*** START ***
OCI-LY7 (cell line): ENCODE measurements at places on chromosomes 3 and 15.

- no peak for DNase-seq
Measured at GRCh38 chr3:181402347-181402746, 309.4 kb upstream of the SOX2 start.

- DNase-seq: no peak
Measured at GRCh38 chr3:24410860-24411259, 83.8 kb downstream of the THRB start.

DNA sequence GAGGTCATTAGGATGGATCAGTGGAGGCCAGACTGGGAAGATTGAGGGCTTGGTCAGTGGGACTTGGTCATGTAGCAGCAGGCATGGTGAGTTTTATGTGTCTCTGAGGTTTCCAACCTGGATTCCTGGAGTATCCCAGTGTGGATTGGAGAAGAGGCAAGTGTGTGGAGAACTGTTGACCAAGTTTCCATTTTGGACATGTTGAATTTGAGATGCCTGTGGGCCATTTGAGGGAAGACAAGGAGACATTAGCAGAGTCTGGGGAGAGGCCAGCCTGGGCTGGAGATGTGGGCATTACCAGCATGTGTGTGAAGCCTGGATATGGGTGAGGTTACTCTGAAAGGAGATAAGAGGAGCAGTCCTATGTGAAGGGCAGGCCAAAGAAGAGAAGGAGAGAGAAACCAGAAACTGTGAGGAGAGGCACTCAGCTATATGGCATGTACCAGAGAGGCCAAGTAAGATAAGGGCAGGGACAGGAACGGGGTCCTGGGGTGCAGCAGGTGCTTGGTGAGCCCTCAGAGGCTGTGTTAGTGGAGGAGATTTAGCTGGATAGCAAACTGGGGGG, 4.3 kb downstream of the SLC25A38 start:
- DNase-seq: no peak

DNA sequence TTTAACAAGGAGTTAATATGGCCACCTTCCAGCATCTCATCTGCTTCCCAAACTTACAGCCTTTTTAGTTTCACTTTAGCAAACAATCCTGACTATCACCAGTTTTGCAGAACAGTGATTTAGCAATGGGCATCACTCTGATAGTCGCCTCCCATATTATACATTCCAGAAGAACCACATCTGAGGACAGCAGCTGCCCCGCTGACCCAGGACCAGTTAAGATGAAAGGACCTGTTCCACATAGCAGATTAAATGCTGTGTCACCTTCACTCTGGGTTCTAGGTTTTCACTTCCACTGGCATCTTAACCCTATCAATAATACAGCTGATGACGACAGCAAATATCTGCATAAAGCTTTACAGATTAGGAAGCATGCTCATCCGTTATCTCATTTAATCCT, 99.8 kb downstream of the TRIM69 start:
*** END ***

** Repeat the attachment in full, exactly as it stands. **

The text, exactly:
OCI-LY7 (cell line): ENCODE measurements at places on chromosomes 3 and 15.

- no peak for DNase-seq
Measured at GRCh38 chr3:181402347-181402746, 309.4 kb upstream of the SOX2 start.

- DNase-seq: no peak
Measured at GRCh38 chr3:24410860-24411259, 83.8 kb downstream of the THRB start.

DNA sequence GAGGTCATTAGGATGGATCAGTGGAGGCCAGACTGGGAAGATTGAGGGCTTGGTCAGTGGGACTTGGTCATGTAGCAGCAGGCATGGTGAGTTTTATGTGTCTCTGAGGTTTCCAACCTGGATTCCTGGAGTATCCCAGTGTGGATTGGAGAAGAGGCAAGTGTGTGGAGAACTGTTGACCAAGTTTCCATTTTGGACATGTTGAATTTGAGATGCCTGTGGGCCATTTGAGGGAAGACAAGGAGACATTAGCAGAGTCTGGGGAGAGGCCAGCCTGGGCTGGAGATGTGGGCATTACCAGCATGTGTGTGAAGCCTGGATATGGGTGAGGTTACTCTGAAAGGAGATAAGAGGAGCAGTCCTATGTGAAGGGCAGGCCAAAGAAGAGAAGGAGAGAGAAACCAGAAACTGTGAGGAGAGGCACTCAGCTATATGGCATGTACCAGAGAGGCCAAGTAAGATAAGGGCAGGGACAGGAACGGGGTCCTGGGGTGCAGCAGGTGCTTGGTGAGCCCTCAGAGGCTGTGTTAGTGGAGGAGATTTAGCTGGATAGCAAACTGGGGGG, 4.3 kb downstream of the SLC25A38 start:
- DNase-seq: no peak

DNA sequence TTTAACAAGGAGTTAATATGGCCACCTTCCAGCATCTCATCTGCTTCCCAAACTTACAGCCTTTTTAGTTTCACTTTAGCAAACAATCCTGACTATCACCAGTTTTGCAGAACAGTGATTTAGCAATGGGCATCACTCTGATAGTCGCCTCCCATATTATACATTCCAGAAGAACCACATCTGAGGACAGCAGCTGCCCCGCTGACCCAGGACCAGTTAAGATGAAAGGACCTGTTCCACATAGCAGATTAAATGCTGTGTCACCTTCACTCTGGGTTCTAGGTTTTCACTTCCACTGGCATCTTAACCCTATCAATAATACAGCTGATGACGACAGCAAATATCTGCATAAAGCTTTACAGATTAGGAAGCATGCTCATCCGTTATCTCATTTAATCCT, 99.8 kb downstream of the TRIM69 start: